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Sheffield Council invested £7.5m in Qatar state bank

Councillor acknowledges that the “ethical values” of the deposit, which the Council says was a one-off, “do not align with the values of our city.”

Sheffield Council has invested taxpayers’ money in World Cup host nation Qatar’s state bank, it has emerged.

After being listed in a published Freedom of Information request as having made investments in Qatar, the Council confirmed to Now Then that it put £7.5m into Qatar National Bank (QNB) for one year from 2016 to 2017.

The deposit, which made a return of 1.07%, will raise questions about the Council’s ethical considerations when choosing how to invest its money and potentially brings it into conflict with its own Equality Objectives. QNB is 50%-owned by the Qatar Investment Authority, the state’s $450bn sovereign wealth fund.

Qatar criminalises homosexuality and its male guardian rules mean that women are unable to work, travel, pursue education and marry freely. More than 6,500 migrant workers are estimated to have died in Qatar while working on World Cup infrastructure projects between 2011 and 2020.

Asked if the investment ran contrary to the Council’s commitments to equality, Councillor Bryan Lodge, Chair of the Strategy and Resources Policy Committee at Sheffield City Council, told Now Then that “the ethical values associated with this investment should have been taken into account because they do not align with the values of our city.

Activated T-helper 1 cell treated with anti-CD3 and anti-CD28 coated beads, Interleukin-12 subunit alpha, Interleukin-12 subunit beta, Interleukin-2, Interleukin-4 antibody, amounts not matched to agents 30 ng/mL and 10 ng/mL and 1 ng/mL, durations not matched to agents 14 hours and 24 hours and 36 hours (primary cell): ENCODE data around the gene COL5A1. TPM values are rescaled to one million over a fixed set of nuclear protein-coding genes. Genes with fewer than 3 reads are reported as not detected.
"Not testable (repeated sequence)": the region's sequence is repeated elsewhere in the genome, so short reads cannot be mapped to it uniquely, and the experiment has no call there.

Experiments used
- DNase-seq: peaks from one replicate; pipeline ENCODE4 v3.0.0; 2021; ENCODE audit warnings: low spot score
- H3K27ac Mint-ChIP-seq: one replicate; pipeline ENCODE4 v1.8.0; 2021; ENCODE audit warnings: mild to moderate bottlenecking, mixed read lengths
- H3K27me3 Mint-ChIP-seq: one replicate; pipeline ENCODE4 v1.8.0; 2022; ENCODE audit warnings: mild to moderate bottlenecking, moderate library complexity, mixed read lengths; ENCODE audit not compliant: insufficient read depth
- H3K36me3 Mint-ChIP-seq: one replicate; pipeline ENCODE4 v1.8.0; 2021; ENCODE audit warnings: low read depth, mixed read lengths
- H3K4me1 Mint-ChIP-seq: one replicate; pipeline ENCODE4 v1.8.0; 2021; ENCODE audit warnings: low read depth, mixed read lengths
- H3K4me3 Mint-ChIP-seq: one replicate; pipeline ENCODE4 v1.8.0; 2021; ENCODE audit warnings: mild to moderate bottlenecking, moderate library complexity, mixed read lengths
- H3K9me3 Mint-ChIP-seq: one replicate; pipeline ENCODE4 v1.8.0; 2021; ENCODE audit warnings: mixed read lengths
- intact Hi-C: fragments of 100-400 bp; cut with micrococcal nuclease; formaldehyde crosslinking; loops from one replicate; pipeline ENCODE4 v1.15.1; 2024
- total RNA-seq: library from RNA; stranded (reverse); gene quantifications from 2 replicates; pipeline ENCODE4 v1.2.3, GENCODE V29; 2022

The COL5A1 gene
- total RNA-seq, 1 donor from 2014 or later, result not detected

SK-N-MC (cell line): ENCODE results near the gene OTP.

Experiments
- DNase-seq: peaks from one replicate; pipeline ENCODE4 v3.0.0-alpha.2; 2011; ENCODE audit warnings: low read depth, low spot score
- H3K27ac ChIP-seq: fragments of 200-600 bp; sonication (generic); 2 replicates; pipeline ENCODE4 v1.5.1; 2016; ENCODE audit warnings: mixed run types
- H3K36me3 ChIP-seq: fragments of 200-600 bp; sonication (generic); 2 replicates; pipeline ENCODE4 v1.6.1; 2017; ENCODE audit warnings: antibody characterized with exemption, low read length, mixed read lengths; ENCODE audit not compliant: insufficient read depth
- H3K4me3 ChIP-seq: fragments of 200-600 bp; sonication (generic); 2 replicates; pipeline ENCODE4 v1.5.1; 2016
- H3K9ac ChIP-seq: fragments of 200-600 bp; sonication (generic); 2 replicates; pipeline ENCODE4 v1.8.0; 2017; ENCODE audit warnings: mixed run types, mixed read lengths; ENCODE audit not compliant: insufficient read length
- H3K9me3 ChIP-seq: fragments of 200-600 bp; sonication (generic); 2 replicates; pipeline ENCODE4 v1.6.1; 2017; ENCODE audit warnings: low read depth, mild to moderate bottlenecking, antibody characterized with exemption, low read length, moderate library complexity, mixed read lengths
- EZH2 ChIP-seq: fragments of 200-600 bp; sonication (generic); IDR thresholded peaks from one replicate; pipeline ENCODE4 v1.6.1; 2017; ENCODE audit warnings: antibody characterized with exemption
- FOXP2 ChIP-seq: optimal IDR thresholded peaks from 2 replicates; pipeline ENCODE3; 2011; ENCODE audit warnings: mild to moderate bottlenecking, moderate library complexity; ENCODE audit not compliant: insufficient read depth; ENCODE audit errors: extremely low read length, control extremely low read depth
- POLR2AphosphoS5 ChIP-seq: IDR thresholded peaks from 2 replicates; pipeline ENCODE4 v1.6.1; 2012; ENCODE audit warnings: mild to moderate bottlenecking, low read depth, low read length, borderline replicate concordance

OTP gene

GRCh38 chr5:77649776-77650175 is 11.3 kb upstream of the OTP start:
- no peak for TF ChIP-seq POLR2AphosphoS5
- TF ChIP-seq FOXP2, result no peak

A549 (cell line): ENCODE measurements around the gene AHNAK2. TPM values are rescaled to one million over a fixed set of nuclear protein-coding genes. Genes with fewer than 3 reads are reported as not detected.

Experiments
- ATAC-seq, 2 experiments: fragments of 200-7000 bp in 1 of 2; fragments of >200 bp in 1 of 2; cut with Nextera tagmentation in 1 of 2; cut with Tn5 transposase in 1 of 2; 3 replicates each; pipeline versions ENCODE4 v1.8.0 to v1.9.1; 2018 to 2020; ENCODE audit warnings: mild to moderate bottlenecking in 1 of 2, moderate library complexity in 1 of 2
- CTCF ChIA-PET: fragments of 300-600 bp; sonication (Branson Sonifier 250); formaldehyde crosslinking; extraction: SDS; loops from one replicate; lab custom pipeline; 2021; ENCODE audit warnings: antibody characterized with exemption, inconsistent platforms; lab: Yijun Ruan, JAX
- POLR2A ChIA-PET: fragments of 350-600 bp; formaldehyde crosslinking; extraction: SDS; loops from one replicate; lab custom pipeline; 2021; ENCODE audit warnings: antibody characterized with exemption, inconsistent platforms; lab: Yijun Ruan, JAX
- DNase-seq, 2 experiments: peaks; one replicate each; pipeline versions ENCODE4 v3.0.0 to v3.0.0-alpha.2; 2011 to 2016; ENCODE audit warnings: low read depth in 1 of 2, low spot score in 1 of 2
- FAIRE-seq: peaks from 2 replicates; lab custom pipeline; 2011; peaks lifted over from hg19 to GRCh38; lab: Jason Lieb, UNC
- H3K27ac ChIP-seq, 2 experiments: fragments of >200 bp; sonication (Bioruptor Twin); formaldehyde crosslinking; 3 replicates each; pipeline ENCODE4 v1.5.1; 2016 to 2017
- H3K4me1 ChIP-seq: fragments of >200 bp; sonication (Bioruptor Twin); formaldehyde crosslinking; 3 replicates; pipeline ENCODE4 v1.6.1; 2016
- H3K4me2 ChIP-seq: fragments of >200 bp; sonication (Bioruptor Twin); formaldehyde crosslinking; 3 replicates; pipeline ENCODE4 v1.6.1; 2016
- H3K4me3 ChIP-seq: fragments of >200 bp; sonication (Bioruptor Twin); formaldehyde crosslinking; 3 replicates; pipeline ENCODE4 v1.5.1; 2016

"Regardless of age, gender, race, background, sexuality or any other personal factors, everyone in Sheffield should have the freedom to make the choices they want in life, and for us to truly support this, these values must run through all our activity.

"Financial management is one of the biggest challenges we face but in meeting this, we should not compromise on the values that we want everyone in Sheffield to uphold. Equality has to be a priority for decisions we make now and in the future. We are, and will continue, working hard to ensure this happens."

City centre town hall 4
Rachel Rae Photography

Lodge noted that “[the Council] have not invested in QNB since, nor do we intend to.” The transaction took place through an “agency treasury service,” meaning the Council was never a customer of the bank, it said.

Sheffield Council did not respond by deadline to a question from Now Then about how it will consider the ethical dimensions of its future investments.

The Gulf emirate has faced widespread condemnation in the lead-up to the World Cup. On Sunday the BBC chose to broadcast half an hour of critique and criticism instead of showing the opening ceremony on its live broadcast.

Others have accused Western nations of double standards on their judgements of Qatar on the basis of its human rights record, particularly in light of the 2026 World Cup being hosted in the USA, which Amnesty International says has "repeatedly used lethal force in countries around the world [...] in violation of its obligations under international human rights law and, where applicable, international humanitarian law."

by Sam Walby (he/him)

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